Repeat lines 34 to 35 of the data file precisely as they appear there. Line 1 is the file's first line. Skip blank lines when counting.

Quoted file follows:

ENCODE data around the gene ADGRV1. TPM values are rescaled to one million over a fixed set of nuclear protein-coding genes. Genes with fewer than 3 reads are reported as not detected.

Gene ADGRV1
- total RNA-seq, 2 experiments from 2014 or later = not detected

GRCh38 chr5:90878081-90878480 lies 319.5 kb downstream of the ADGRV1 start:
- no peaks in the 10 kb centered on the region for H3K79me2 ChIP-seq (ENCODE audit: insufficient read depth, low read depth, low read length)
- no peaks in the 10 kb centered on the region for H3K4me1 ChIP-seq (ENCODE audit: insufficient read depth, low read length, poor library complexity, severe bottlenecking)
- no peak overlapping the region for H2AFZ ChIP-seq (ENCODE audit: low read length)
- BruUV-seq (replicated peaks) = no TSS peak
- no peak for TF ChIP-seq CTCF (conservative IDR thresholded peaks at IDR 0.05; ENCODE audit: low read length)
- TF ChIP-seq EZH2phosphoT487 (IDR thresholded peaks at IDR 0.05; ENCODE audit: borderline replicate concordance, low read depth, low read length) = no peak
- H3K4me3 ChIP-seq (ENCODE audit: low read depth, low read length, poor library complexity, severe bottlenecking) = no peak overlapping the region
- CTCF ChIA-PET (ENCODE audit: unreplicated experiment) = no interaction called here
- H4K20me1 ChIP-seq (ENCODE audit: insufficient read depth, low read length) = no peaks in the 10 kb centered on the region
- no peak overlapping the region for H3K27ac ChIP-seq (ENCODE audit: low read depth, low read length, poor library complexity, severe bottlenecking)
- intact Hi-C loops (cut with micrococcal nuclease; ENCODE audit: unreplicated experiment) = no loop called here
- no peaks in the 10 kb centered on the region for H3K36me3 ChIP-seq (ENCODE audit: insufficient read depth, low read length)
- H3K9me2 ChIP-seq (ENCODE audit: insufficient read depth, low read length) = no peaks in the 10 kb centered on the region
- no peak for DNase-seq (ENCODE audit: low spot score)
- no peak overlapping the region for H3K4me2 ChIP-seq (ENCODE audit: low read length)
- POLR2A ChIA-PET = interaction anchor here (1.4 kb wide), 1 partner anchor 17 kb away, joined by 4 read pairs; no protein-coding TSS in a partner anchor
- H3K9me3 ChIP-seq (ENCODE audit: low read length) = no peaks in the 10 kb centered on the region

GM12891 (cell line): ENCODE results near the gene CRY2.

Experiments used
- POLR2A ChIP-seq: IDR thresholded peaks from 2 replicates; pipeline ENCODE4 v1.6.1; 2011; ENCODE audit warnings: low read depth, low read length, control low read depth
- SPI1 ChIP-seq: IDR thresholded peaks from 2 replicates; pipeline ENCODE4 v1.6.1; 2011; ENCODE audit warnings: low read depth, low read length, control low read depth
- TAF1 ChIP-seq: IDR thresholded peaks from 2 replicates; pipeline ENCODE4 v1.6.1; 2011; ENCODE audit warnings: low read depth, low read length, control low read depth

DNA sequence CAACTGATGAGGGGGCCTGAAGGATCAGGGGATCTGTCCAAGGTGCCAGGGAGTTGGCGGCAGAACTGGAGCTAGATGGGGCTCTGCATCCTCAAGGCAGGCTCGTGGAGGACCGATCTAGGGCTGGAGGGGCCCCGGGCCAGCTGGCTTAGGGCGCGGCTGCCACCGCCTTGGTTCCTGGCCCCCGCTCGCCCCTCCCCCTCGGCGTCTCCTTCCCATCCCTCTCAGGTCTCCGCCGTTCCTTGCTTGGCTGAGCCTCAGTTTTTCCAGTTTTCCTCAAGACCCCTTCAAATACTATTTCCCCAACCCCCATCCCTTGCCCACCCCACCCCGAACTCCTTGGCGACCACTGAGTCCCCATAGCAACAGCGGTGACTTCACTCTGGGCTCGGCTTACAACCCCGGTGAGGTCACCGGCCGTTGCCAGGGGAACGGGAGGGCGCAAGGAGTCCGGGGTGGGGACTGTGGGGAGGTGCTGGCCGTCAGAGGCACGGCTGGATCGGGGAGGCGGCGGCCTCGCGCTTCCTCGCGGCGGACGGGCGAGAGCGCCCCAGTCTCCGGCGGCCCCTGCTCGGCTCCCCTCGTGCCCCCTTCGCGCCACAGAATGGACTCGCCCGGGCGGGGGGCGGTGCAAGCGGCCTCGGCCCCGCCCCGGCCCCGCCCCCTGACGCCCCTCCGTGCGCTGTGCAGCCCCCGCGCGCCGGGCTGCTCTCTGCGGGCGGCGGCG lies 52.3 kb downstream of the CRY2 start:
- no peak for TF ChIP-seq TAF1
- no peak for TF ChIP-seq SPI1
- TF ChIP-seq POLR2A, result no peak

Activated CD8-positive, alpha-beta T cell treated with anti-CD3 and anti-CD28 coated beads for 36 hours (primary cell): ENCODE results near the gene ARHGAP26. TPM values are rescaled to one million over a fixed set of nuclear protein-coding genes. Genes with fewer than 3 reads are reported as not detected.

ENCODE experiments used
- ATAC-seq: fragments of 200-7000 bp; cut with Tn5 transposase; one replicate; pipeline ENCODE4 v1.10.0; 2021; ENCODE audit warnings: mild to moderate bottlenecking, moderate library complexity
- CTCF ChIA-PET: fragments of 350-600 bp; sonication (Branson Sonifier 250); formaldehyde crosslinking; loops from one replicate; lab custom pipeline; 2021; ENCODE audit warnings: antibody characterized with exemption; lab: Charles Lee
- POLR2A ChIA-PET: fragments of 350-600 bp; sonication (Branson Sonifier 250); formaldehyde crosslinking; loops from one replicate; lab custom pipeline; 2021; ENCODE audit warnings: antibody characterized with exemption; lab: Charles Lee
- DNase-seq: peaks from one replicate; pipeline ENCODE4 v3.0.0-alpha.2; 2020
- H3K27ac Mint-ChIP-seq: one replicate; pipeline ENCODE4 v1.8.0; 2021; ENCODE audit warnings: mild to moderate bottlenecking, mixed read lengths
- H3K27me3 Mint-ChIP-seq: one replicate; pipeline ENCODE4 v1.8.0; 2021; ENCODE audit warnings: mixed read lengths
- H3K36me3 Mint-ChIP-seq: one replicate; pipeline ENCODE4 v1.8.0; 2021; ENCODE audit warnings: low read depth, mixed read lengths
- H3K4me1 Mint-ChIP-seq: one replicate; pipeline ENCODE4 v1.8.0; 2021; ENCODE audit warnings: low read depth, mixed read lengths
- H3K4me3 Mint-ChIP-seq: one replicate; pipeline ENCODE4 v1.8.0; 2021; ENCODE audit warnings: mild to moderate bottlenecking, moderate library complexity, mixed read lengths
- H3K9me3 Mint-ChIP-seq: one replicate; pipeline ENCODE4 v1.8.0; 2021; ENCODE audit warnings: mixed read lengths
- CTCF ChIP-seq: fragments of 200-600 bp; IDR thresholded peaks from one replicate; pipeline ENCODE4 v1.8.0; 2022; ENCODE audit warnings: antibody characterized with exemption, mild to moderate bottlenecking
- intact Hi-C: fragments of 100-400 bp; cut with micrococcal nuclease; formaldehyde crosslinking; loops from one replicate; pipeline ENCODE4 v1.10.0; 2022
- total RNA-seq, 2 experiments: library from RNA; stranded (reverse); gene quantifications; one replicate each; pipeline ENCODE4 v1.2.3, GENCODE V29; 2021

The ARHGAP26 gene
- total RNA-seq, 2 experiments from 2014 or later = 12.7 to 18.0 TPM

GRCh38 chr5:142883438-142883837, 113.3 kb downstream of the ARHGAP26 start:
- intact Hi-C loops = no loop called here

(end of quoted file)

- CTCF ChIA-PET: fragments of 350-600 bp; sonication (Branson Sonifier 250); formaldehyde crosslinking; loops from one replicate; lab custom pipeline; 2021; ENCODE audit warnings: antibody characterized with exemption; lab: Charles Lee
- POLR2A ChIA-PET: fragments of 350-600 bp; sonication (Branson Sonifier 250); formaldehyde crosslinking; loops from one replicate; lab custom pipeline; 2021; ENCODE audit warnings: antibody characterized with exemption; lab: Charles Lee